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Title: Influence of nutrition on muscle metabolism and performance during prolonged intermittent high intensity shuttle running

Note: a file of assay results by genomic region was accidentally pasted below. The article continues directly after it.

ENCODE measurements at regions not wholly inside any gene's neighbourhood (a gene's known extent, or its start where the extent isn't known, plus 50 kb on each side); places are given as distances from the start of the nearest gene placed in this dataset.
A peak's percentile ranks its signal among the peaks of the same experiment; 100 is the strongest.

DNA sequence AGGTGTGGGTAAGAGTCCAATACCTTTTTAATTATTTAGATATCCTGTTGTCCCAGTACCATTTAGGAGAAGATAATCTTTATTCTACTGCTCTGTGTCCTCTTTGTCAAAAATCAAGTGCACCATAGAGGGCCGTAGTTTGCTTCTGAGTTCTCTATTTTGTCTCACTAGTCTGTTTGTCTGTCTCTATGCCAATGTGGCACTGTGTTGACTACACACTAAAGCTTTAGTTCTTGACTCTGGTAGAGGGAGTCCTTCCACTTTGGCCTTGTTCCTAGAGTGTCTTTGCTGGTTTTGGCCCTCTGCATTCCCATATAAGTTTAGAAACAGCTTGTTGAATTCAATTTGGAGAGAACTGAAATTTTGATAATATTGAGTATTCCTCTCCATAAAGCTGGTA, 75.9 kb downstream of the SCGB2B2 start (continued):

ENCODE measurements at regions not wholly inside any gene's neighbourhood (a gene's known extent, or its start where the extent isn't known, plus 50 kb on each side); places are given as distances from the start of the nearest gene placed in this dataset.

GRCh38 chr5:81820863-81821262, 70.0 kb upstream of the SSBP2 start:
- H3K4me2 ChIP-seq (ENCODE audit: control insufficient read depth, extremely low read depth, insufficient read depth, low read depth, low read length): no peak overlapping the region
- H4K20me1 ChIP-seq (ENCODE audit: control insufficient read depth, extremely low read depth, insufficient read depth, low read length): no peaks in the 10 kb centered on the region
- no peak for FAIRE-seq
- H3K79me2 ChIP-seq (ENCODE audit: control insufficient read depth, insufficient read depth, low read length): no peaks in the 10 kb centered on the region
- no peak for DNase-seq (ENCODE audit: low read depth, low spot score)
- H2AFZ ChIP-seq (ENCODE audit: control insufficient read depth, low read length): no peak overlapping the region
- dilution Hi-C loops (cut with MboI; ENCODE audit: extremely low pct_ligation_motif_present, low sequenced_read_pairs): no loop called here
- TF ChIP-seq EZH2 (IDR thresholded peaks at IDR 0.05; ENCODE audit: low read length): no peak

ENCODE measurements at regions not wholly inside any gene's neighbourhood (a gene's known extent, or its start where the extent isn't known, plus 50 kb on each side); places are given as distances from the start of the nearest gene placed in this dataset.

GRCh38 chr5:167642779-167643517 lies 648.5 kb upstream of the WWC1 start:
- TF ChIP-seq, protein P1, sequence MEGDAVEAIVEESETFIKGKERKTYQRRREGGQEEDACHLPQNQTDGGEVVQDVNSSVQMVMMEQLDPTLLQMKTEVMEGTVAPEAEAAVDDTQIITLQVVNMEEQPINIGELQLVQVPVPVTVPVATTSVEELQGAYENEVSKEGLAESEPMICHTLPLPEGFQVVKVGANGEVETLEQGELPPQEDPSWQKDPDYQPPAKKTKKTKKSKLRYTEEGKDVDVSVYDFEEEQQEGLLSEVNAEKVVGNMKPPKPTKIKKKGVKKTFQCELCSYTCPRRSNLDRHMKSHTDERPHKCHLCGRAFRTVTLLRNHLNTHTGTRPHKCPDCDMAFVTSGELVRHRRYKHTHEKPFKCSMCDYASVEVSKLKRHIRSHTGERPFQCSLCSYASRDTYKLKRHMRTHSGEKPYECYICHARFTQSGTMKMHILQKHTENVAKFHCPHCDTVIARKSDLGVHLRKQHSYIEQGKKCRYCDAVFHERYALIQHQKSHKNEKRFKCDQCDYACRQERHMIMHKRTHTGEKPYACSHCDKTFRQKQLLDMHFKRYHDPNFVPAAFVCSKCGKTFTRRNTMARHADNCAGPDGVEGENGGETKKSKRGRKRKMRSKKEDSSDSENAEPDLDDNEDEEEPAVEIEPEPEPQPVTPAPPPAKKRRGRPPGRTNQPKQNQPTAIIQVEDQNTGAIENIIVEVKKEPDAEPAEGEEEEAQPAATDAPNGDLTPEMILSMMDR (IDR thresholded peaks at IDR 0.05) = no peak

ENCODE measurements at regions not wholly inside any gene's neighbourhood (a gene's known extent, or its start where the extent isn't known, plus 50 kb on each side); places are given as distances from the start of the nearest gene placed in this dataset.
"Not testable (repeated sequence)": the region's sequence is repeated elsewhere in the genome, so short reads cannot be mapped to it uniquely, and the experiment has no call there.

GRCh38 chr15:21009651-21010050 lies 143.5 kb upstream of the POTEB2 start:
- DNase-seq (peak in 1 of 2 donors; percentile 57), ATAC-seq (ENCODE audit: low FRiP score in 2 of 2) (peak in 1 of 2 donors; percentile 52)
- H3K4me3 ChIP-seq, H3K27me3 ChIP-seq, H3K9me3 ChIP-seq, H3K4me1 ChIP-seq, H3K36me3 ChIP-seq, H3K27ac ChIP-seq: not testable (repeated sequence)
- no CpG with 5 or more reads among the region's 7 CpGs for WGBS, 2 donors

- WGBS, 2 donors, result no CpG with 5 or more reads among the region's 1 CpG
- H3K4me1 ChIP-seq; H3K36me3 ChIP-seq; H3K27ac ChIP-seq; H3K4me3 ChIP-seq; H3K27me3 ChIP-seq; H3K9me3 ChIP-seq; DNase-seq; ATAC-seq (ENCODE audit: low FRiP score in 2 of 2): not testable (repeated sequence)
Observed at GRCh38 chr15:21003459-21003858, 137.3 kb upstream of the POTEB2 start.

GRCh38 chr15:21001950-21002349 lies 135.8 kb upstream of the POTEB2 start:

Authors: Nicholas, Ceri W.
Issue Date: 1996
Publisher: © C.W. Nicholas